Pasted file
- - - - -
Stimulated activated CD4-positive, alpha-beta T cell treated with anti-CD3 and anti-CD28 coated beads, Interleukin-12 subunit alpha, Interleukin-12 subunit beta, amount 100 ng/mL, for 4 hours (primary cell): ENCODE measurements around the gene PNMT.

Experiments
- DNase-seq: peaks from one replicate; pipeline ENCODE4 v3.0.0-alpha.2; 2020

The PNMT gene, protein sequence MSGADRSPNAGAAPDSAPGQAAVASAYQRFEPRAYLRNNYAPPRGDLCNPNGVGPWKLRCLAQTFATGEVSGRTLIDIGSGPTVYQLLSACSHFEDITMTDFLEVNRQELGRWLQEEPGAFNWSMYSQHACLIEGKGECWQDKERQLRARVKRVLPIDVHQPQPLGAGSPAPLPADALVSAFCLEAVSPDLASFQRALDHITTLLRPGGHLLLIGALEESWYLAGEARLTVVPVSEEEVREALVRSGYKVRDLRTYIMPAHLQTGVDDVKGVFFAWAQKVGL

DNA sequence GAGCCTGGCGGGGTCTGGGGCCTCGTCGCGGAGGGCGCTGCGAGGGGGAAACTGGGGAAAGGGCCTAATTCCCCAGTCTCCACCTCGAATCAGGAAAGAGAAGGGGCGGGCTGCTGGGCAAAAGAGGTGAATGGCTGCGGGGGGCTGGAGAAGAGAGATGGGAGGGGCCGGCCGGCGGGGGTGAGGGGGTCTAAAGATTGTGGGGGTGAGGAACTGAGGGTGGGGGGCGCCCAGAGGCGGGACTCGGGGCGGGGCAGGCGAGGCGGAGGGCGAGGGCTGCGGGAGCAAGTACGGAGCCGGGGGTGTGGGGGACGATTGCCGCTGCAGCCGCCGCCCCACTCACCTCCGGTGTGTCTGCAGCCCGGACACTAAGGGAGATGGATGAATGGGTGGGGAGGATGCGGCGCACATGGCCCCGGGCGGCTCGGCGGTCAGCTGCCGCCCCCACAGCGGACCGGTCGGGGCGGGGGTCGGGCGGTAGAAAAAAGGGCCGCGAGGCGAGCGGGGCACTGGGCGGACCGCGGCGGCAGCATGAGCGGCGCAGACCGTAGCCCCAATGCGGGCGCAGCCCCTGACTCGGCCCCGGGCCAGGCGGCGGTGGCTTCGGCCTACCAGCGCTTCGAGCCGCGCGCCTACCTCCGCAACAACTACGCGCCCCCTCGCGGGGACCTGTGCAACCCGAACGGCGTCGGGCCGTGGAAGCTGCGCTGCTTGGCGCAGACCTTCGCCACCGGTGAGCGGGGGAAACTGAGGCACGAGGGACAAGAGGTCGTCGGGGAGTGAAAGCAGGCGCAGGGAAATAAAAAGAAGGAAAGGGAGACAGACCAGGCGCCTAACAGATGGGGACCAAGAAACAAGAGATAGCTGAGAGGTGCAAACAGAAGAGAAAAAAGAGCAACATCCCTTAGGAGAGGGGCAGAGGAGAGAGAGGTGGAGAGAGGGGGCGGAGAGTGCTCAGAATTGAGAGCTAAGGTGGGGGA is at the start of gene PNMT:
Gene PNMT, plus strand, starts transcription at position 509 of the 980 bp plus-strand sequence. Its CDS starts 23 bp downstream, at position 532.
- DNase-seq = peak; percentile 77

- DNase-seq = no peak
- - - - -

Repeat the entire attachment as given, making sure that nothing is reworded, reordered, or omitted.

Stimulated activated CD4-positive, alpha-beta T cell treated with anti-CD3 and anti-CD28 coated beads, Interleukin-12 subunit alpha, Interleukin-12 subunit beta, amount 100 ng/mL, for 4 hours (primary cell): ENCODE measurements around the gene PNMT.

Experiments
- DNase-seq: peaks from one replicate; pipeline ENCODE4 v3.0.0-alpha.2; 2020

The PNMT gene, protein sequence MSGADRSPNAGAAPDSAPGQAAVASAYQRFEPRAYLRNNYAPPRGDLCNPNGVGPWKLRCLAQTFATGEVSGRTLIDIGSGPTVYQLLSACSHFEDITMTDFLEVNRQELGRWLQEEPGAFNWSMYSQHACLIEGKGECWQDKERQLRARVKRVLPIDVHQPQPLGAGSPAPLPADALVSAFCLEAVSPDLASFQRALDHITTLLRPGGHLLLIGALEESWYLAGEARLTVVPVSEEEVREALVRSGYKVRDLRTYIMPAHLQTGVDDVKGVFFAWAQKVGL

DNA sequence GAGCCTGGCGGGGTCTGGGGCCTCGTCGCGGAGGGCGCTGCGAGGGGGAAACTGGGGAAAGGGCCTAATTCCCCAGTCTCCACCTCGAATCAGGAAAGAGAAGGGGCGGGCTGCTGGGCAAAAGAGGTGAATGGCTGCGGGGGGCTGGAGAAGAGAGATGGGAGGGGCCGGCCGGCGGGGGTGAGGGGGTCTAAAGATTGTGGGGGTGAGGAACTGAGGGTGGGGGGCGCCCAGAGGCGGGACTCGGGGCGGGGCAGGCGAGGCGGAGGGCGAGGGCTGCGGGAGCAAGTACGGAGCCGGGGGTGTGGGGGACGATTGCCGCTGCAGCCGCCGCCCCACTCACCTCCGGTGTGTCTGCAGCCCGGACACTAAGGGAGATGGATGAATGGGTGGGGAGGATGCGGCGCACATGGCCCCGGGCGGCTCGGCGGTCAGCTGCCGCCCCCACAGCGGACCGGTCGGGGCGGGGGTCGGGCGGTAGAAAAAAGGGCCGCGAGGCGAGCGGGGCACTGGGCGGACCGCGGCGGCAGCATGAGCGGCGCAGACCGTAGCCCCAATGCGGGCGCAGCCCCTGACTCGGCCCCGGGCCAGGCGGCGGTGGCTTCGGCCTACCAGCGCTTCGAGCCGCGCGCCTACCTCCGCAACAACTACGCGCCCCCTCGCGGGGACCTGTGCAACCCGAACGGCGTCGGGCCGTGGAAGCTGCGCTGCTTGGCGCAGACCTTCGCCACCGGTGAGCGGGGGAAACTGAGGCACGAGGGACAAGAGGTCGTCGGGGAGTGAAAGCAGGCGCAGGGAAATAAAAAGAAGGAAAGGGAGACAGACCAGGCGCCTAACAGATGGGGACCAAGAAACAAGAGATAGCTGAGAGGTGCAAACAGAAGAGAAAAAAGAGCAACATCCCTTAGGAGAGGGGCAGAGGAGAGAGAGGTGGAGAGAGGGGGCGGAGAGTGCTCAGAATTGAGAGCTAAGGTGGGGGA is at the start of gene PNMT:
Gene PNMT, plus strand, starts transcription at position 509 of the 980 bp plus-strand sequence. Its CDS starts 23 bp downstream, at position 532.
- DNase-seq = peak; percentile 77

- DNase-seq = no peak